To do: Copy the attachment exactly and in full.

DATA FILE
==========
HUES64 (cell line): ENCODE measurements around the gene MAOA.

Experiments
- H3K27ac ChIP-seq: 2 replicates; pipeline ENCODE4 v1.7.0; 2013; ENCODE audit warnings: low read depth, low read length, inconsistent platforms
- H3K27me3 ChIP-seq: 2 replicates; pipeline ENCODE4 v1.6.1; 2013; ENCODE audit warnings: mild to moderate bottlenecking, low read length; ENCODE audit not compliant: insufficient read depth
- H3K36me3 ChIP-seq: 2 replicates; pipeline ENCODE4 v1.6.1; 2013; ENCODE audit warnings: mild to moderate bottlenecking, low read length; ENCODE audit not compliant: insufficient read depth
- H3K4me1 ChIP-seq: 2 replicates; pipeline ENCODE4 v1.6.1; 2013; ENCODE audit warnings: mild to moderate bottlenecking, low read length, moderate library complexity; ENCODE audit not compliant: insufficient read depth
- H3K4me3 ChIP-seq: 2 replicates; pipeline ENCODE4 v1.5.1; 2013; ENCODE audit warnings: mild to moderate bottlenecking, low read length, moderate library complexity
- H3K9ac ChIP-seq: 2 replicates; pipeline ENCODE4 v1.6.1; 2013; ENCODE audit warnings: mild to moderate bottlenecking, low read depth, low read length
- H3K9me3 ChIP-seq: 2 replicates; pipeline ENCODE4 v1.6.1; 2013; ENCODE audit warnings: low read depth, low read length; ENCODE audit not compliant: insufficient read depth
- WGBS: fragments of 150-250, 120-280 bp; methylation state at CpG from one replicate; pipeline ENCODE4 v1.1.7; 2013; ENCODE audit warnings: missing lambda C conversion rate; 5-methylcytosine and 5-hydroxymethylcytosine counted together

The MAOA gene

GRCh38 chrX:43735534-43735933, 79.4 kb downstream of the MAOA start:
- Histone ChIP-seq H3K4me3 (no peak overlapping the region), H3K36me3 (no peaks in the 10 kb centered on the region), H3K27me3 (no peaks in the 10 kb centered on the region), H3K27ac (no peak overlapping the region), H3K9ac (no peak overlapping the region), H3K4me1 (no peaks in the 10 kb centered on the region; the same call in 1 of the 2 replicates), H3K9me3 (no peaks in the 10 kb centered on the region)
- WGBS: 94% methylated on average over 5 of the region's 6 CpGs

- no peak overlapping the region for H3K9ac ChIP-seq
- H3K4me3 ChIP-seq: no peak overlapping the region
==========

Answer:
HUES64 (cell line): ENCODE measurements around the gene MAOA.

Experiments
- H3K27ac ChIP-seq: 2 replicates; pipeline ENCODE4 v1.7.0; 2013; ENCODE audit warnings: low read depth, low read length, inconsistent platforms
- H3K27me3 ChIP-seq: 2 replicates; pipeline ENCODE4 v1.6.1; 2013; ENCODE audit warnings: mild to moderate bottlenecking, low read length; ENCODE audit not compliant: insufficient read depth
- H3K36me3 ChIP-seq: 2 replicates; pipeline ENCODE4 v1.6.1; 2013; ENCODE audit warnings: mild to moderate bottlenecking, low read length; ENCODE audit not compliant: insufficient read depth
- H3K4me1 ChIP-seq: 2 replicates; pipeline ENCODE4 v1.6.1; 2013; ENCODE audit warnings: mild to moderate bottlenecking, low read length, moderate library complexity; ENCODE audit not compliant: insufficient read depth
- H3K4me3 ChIP-seq: 2 replicates; pipeline ENCODE4 v1.5.1; 2013; ENCODE audit warnings: mild to moderate bottlenecking, low read length, moderate library complexity
- H3K9ac ChIP-seq: 2 replicates; pipeline ENCODE4 v1.6.1; 2013; ENCODE audit warnings: mild to moderate bottlenecking, low read depth, low read length
- H3K9me3 ChIP-seq: 2 replicates; pipeline ENCODE4 v1.6.1; 2013; ENCODE audit warnings: low read depth, low read length; ENCODE audit not compliant: insufficient read depth
- WGBS: fragments of 150-250, 120-280 bp; methylation state at CpG from one replicate; pipeline ENCODE4 v1.1.7; 2013; ENCODE audit warnings: missing lambda C conversion rate; 5-methylcytosine and 5-hydroxymethylcytosine counted together

The MAOA gene

GRCh38 chrX:43735534-43735933, 79.4 kb downstream of the MAOA start:
- Histone ChIP-seq H3K4me3 (no peak overlapping the region), H3K36me3 (no peaks in the 10 kb centered on the region), H3K27me3 (no peaks in the 10 kb centered on the region), H3K27ac (no peak overlapping the region), H3K9ac (no peak overlapping the region), H3K4me1 (no peaks in the 10 kb centered on the region; the same call in 1 of the 2 replicates), H3K9me3 (no peaks in the 10 kb centered on the region)
- WGBS: 94% methylated on average over 5 of the region's 6 CpGs

- no peak overlapping the region for H3K9ac ChIP-seq
- H3K4me3 ChIP-seq: no peak overlapping the region